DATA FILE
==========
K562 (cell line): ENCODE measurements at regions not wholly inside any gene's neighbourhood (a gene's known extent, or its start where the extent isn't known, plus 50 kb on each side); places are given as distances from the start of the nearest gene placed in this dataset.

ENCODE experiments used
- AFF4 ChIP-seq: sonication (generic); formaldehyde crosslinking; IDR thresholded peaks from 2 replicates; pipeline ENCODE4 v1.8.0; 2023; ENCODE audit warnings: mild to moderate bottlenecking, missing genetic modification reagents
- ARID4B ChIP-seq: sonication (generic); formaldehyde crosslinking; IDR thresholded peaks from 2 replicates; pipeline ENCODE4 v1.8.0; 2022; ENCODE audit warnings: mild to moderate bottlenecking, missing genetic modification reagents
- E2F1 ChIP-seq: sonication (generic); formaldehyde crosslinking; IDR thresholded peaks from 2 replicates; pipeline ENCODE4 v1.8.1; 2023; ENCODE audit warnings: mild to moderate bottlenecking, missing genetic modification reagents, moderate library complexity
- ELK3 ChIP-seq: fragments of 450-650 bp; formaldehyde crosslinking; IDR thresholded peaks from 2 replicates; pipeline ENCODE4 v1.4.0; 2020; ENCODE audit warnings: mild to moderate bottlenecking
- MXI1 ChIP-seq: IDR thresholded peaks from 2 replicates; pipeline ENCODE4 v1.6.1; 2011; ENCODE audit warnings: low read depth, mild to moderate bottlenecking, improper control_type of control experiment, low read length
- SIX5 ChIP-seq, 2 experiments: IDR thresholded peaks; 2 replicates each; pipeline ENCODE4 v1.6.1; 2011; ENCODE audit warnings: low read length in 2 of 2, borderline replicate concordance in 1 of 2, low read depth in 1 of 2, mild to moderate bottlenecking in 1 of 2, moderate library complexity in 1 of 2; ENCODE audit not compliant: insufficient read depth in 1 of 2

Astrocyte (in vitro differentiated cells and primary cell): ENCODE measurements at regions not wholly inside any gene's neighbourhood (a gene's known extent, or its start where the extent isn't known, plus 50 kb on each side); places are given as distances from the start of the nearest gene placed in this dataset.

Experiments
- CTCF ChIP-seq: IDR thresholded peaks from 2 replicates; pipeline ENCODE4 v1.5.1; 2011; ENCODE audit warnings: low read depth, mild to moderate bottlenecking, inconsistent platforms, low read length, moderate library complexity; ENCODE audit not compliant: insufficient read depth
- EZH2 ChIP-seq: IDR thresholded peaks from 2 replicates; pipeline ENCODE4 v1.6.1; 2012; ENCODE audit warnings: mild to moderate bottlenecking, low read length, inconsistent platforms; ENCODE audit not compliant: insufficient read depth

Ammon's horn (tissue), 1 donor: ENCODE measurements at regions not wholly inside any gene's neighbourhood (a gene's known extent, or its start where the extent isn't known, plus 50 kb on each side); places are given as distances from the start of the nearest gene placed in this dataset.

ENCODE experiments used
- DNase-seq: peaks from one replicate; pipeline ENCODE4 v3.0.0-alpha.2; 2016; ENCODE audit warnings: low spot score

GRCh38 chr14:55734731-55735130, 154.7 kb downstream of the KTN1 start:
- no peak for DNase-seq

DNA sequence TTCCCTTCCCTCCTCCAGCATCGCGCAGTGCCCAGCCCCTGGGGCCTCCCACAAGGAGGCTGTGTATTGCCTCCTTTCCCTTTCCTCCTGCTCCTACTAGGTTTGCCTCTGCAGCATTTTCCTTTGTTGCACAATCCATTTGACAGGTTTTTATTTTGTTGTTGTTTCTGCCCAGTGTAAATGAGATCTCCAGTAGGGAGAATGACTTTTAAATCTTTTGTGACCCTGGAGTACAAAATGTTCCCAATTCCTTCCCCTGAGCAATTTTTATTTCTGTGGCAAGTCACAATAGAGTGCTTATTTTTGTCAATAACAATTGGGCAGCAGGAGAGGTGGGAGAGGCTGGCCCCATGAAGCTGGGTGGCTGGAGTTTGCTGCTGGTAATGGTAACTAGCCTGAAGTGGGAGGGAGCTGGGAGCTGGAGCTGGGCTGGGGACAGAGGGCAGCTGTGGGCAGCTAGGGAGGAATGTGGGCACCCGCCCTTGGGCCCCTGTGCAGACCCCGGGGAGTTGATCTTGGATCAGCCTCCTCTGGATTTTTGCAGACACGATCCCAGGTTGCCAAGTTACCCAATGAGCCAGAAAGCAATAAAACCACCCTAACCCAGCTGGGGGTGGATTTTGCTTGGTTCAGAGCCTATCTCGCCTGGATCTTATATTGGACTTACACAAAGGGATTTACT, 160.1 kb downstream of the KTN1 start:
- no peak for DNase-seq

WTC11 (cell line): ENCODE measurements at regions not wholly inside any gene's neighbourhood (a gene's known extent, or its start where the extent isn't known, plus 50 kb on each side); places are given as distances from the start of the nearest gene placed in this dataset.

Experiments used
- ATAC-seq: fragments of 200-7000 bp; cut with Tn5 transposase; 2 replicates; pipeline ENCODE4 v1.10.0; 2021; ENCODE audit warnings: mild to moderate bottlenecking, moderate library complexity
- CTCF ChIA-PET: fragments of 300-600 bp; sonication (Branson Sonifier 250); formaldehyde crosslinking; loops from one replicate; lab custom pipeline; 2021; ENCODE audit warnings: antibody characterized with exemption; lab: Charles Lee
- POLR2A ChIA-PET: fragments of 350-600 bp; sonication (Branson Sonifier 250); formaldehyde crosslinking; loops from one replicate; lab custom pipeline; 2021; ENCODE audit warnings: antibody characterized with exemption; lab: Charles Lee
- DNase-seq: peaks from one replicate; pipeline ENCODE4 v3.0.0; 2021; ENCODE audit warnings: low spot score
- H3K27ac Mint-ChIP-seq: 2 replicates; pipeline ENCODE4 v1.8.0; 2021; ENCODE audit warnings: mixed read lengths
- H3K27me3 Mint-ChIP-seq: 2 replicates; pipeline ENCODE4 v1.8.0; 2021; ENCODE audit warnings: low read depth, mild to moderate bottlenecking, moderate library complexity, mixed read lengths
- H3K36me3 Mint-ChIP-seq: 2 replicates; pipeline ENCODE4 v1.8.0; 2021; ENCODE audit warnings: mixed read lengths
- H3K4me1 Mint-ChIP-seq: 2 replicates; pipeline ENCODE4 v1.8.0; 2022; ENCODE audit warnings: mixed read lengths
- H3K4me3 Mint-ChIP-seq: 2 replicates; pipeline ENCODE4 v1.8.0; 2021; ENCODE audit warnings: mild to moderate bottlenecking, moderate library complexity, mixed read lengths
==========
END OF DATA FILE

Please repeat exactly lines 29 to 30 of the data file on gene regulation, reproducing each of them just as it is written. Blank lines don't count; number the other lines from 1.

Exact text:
- H3K4me1 Mint-ChIP-seq: 2 replicates; pipeline ENCODE4 v1.8.0; 2022; ENCODE audit warnings: mixed read lengths
- H3K4me3 Mint-ChIP-seq: 2 replicates; pipeline ENCODE4 v1.8.0; 2021; ENCODE audit warnings: mild to moderate bottlenecking, moderate library complexity, mixed read lengths